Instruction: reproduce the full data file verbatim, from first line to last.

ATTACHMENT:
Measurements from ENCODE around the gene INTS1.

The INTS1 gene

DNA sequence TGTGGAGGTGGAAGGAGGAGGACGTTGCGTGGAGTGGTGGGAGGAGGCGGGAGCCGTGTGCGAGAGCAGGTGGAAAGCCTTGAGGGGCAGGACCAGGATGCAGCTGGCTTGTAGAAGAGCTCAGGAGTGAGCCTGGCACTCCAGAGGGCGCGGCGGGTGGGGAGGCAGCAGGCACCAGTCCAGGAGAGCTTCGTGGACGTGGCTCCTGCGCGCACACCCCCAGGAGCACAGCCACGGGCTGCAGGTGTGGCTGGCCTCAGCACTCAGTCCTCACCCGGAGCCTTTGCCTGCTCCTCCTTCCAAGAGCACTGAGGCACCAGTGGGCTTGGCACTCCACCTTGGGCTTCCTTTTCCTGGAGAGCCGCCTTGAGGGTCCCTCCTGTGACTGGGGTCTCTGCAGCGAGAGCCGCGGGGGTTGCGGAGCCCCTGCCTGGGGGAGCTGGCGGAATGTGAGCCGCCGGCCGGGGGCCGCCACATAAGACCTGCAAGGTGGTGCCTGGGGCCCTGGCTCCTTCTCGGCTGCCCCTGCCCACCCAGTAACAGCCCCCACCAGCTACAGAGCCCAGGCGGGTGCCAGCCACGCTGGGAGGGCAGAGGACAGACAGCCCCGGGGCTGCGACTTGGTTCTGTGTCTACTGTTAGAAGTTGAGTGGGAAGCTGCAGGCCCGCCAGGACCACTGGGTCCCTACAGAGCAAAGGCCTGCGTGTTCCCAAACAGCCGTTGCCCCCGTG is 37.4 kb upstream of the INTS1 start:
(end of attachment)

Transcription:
Measurements from ENCODE around the gene INTS1.

The INTS1 gene

DNA sequence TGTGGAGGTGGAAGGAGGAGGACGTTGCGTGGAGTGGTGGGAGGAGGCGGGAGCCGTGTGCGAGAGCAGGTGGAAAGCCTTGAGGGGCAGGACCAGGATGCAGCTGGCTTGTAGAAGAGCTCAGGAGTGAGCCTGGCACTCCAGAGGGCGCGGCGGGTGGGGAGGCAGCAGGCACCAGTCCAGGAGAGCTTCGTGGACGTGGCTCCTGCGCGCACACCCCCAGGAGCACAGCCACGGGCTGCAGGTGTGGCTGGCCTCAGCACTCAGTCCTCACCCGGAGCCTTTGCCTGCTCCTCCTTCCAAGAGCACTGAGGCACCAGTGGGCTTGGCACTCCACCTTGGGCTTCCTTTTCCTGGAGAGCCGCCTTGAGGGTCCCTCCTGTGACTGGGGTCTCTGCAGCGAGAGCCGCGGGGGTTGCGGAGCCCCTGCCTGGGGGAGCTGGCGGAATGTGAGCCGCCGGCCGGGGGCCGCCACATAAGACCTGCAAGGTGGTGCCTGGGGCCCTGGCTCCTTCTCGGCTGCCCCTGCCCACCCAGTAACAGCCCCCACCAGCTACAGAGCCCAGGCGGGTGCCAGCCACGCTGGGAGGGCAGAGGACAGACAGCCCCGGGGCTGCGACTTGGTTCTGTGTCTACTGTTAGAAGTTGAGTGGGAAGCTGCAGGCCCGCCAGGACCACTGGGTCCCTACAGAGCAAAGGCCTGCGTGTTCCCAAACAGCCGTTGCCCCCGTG is 37.4 kb upstream of the INTS1 start: